Other UNESCO World Heritage Sites include Keoladeo National Park (also known as Bharatpur Bird Sanctuary) and Jantar Mantar in Jaipur.

Rajasthan is a land where everything is very earthy and close to the masses, which is why it has a flourishing folk culture.

Rajasthani folk music has a long history. Traditionally rulers had bards in their courts that sang tales of the heroic deeds of kings. Though the tradition is long dead nevertheless these ballads called Rasos can be heard even today. The legend of King Prithviraj Chauhan and his bard Chand Bardai who composed the Prithviraj Raso, a ballad, which details the brave deeds of Prithviiraj is well known.


Rajasthani folk dances are an eye-catching sight with women dressed in bright coloured ghaghra cholis and dupattas decorated with mirrors and embroidery swaying gracefully to the music of a traditional melody. Some of the popular folk dances are Bhavai, Chari, Ghair, Ghoomar, Kacchi Ghodi (where a dancer wears a costume resembling a horse), Kalbeliya (performed by the women of the snake charmer community) and Teerahtali (where women perform with 13 cymbals tied to their limbs).


Puppetry or Kathputli (string puppet theatre) is a traditional art form and source of entertainment in Rajasthan.  Tales from the epics, folk tales and social commentary are conveyed through the medium of colourful puppets. The most famous among these is the depiction of the grand epic, Mahabharata. These little puppets are also popular souvenirs for visiting tourists.

A trip through Rajasthan is like a story-telling session where each place, monument and celebration has a story to tell, be that historical or mythological. Celebrating these events, laced with pomp and gaiety, festivities are an integral part quintessential way of life for the people here. Colourful dances, soul-stirring music, processions, traditional art, lovely ornaments and high-spirited people form the soul of this land’s art and culture. Wherever you go, you will find people enjoying festivities with gay abandon. At traditional fairs, you will also find Rajasthani men proudly showing off their moustaches.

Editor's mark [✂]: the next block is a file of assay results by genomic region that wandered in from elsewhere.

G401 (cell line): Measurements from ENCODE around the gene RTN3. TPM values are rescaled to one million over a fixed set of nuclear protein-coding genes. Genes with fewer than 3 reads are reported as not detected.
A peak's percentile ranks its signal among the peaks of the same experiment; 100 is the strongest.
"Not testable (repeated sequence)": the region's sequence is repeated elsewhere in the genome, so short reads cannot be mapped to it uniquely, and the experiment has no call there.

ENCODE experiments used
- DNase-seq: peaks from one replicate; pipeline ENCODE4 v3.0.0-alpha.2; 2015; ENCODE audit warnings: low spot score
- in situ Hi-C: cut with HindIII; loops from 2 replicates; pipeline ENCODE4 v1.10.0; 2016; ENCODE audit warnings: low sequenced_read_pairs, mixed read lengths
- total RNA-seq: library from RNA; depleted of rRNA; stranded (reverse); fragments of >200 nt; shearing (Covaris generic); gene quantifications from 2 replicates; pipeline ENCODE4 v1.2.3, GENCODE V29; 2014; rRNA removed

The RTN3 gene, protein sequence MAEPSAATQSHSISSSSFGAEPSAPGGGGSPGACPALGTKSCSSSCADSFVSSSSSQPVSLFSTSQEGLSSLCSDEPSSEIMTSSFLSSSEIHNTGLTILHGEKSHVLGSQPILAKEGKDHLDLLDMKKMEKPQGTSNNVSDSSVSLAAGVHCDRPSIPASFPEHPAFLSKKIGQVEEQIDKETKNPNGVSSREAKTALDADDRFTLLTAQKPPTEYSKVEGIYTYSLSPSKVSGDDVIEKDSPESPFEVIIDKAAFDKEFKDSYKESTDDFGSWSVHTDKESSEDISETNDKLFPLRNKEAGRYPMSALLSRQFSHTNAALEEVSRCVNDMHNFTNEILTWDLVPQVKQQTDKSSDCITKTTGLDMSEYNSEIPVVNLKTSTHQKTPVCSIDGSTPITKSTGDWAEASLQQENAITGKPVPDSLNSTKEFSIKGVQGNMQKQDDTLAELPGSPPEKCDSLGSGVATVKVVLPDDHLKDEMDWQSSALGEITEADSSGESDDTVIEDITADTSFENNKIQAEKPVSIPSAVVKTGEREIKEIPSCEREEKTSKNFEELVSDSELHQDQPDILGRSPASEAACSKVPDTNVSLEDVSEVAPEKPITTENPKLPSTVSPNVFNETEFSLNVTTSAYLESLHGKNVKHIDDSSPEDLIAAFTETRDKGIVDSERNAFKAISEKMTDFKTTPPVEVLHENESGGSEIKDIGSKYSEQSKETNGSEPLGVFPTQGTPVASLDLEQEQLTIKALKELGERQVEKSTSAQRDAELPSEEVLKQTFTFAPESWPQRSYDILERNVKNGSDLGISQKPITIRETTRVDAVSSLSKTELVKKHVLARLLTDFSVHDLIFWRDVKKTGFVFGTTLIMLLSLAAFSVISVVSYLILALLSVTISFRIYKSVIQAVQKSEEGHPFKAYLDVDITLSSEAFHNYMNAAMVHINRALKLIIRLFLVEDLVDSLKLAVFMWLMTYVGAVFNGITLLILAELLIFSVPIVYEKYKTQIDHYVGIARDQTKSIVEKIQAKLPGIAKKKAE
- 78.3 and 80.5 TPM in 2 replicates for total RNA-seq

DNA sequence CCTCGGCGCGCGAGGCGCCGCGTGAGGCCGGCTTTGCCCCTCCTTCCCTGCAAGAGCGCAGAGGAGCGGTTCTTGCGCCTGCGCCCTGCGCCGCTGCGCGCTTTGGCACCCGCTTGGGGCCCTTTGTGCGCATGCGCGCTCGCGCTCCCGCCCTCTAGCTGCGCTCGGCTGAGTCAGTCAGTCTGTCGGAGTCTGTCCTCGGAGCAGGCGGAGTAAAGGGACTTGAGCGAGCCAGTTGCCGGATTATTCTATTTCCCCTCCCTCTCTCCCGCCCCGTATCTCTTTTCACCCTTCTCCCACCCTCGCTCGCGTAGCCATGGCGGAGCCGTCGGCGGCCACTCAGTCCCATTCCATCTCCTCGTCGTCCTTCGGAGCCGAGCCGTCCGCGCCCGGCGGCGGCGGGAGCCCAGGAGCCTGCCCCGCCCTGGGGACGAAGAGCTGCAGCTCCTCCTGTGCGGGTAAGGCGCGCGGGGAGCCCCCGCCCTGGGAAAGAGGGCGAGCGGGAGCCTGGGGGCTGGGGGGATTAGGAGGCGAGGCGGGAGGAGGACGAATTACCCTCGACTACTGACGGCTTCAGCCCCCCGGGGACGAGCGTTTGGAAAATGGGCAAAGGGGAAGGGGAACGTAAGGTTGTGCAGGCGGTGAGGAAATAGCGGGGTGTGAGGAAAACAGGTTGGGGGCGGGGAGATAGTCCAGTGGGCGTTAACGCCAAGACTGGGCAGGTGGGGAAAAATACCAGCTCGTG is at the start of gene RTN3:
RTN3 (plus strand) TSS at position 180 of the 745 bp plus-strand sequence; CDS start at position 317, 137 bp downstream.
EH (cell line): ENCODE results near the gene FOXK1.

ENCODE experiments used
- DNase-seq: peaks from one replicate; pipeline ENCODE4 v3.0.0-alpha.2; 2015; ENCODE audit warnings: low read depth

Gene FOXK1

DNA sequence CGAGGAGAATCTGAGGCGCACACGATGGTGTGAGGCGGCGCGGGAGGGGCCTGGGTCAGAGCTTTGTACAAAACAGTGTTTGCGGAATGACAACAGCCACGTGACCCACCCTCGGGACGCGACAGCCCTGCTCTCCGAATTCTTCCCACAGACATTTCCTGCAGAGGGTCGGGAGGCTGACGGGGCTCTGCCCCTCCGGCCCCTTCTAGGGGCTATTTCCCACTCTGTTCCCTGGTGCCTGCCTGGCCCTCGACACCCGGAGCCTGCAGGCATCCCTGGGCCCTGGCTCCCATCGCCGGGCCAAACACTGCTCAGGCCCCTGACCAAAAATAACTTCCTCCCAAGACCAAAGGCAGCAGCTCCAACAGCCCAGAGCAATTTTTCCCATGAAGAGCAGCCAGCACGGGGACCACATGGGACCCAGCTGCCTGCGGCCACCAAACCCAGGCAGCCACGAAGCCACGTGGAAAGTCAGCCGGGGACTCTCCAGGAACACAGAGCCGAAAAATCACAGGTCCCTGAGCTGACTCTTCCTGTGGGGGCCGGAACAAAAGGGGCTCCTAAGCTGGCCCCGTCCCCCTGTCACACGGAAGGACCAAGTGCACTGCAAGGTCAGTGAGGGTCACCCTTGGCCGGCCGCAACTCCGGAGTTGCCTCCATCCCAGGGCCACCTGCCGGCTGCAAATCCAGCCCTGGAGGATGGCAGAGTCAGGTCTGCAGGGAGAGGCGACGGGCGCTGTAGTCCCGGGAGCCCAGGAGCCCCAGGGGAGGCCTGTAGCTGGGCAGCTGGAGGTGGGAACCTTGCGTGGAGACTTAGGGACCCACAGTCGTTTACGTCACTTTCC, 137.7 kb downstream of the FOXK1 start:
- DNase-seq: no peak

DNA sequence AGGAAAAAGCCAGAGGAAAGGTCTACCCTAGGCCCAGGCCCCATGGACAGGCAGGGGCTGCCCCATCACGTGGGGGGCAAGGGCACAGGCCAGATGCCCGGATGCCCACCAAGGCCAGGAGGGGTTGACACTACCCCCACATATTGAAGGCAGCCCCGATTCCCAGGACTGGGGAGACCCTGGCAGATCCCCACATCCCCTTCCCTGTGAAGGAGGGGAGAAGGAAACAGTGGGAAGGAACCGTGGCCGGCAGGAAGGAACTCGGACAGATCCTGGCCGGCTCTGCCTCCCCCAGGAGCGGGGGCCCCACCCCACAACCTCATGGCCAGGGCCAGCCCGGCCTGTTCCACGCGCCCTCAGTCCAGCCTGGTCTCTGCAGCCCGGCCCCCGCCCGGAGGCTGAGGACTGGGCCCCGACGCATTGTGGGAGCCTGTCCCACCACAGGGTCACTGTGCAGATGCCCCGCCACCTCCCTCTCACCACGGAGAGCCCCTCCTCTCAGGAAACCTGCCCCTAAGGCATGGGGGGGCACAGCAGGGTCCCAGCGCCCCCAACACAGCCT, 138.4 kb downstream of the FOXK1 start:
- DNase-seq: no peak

These can be fairs dedicated to gods and goddesses, celebrating events of mythological or historical significance, cattle fairs or simply crafts bazaars. The festival of colours, Holi is celebrated with grand fervour here.

Other well-known fairs and festivals include the Desert Festival of Jaisalmer, Pushkar fair, Gangaur festival of Jaipur, Marwar festival at Jodhpur, Camel festival at Bikaner, Mewar festival at Udaipur, etc.

Rajasthan is the land of epicurean delights. If there is the ubiquitous lal maas and ker sangria, there’s also daal-baati-choorma, gatte ki sabzi, papad ki sabzi, mangori, alu methi, hot jalebi, kachori and dahi bara. There are various daals and rotis available even in the smallest of eating places. Bajra ki roti, makki ki roti, jau-channa ki roti, besan ki roti, baati, paratha and puri. Each region has its own special food item that is identified with the town or city. Regional delicacies include the special ghewar of Jaipur, mawa ki kachori, laddoos and mirchi badas from Jodhpur, malpuas from Pushkar, rasgullas and namkeen bhujia from Bikaner, sohan halwa from Ajmer, dil jani from Udaipur, mawa (milk cake) from Alwar, til papdi from Beawar. A visit to Rajasthan is incomplete without a traditional Rajasthani thali.